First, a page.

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October 26, 2002

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Uzbek family antics, what do Uzbeks do in a day of their life? We spent our day with the Pernaboev family. Their house stands in a village near Tashkent, surrounded by strawberry fields and apple orchards. Cows and chickens graze in the back yard. The architecture is typical of other Uzbekistan houses: it's built in several sections that enclose an inner courtyard where they grow grapes, persimmons, and lemons. Next to the courtyard garden, they bake bread in an open-air, mud brick oven, or they fill pastries with meat and onions and stick them to the sides of the brick oven until they turn a light brown. Rooms inside are large enough to be pool halls, but no furniture, only bright rugs and pillows that splash color. True to their nomadic roots, the Pernaboevs move from one end of the house to the other depending on the seasons, from cooler summer rooms to smaller winter quarters that have heating. The extended family lives in other houses nearby. With Furazi and Dilnari, the two oldest girls acting as our guides, we walk along plumbing pipes which run through the air like telephone wires, to visit every uncle and aunt nearby. They treat us like lost relatives, always bringing us inside for tea, nuts, and fruit.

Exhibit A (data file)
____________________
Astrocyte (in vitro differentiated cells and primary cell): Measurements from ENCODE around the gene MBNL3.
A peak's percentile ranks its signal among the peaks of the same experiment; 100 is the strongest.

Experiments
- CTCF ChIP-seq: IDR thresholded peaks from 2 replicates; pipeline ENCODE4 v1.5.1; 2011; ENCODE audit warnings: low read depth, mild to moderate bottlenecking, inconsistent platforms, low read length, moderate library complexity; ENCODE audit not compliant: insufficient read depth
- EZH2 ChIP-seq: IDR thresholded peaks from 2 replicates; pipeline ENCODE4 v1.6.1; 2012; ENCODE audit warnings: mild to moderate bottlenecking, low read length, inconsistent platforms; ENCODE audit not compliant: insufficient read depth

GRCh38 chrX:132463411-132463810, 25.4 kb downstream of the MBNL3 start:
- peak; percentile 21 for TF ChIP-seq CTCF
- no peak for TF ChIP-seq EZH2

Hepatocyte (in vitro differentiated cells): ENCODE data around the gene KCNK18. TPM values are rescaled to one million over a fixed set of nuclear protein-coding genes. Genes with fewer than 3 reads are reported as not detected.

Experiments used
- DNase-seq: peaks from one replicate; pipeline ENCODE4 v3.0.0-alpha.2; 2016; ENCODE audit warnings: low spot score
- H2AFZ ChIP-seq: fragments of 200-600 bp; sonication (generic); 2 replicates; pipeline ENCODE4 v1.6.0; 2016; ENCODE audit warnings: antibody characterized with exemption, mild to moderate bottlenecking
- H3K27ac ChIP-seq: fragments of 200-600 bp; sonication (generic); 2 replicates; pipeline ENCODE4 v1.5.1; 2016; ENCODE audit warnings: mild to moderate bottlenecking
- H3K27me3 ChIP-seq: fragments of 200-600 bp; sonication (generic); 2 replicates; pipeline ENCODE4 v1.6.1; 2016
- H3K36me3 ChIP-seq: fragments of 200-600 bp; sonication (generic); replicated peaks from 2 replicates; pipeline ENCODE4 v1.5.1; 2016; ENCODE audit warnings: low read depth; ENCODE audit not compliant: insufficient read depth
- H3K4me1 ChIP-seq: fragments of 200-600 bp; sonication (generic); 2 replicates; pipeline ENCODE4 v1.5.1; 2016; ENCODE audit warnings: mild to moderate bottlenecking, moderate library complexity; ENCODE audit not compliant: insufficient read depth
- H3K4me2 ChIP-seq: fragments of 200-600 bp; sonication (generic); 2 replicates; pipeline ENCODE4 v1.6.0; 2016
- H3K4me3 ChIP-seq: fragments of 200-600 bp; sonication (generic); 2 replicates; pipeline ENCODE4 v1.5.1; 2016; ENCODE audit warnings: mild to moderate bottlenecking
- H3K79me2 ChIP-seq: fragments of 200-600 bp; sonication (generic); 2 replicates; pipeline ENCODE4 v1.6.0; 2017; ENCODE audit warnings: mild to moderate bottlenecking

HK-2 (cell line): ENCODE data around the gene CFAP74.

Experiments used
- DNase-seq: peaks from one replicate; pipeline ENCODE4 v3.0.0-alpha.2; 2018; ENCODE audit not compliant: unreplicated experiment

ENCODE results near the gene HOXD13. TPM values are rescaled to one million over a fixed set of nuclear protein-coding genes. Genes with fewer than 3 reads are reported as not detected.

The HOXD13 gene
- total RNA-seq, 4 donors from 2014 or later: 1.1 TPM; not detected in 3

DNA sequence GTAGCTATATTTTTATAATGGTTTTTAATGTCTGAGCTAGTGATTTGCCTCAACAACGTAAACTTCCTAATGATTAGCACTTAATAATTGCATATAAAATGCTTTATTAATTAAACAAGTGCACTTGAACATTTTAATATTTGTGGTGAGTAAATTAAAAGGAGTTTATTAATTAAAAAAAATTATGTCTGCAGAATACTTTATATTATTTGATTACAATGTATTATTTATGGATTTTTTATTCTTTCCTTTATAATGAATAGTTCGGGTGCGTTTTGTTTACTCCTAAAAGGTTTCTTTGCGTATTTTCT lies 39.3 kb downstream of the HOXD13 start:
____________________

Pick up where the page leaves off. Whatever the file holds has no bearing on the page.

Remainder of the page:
Bobo, the house patriarch, kept calling me Ed and had no idea what to do with Jill.
Watch out, loose plumbing overhead.
Russian language lesson.